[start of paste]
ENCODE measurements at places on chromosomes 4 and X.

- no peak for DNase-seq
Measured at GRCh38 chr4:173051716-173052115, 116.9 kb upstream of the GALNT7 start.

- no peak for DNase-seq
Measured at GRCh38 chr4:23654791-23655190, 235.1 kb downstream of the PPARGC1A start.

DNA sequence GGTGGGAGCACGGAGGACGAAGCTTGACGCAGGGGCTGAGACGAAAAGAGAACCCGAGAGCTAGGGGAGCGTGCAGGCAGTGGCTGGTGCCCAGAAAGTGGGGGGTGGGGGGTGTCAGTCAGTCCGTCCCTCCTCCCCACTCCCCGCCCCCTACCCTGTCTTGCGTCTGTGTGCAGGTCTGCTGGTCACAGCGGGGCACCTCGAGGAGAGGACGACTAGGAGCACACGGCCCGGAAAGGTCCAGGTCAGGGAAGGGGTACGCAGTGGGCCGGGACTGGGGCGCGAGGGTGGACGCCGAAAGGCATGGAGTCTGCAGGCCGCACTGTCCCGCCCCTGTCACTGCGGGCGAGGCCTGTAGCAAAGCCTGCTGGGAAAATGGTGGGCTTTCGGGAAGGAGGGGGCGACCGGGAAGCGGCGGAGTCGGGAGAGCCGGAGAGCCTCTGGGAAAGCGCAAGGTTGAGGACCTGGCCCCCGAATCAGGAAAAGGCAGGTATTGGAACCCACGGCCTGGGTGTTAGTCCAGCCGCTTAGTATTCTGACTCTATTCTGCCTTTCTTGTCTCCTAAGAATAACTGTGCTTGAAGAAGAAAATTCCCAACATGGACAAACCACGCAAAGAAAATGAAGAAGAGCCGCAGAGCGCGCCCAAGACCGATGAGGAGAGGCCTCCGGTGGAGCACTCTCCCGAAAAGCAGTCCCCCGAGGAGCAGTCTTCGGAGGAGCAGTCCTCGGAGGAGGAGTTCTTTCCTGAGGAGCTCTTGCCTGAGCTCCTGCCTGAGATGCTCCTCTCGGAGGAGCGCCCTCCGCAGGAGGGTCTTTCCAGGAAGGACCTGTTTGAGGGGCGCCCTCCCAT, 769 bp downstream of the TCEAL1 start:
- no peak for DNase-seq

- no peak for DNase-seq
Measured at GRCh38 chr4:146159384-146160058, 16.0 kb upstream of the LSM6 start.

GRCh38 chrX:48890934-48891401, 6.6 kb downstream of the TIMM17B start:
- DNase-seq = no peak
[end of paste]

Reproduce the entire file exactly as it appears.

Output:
ENCODE measurements at places on chromosomes 4 and X.

- no peak for DNase-seq
Measured at GRCh38 chr4:173051716-173052115, 116.9 kb upstream of the GALNT7 start.

- no peak for DNase-seq
Measured at GRCh38 chr4:23654791-23655190, 235.1 kb downstream of the PPARGC1A start.

DNA sequence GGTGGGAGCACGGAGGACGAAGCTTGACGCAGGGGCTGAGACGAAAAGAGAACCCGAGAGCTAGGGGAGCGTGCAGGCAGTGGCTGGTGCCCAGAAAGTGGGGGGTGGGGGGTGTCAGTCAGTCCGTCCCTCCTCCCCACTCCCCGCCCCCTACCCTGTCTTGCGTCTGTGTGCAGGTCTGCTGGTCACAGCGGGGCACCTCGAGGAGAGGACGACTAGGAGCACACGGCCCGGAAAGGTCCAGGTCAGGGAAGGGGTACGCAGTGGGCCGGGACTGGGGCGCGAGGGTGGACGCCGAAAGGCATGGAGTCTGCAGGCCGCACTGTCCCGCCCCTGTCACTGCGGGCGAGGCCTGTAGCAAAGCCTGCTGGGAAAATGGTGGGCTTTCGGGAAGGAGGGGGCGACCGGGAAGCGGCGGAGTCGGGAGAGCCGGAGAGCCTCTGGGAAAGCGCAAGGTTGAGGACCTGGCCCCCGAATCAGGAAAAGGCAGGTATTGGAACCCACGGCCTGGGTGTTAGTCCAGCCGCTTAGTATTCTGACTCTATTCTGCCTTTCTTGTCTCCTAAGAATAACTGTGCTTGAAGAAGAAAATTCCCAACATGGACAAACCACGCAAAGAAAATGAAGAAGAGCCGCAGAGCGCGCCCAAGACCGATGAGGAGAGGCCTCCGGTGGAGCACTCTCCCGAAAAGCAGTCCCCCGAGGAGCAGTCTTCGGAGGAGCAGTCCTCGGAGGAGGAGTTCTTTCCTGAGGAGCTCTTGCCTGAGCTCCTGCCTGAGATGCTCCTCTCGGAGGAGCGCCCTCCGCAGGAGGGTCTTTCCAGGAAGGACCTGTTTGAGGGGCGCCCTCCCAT, 769 bp downstream of the TCEAL1 start:
- no peak for DNase-seq

- no peak for DNase-seq
Measured at GRCh38 chr4:146159384-146160058, 16.0 kb upstream of the LSM6 start.

GRCh38 chrX:48890934-48891401, 6.6 kb downstream of the TIMM17B start:
- DNase-seq = no peak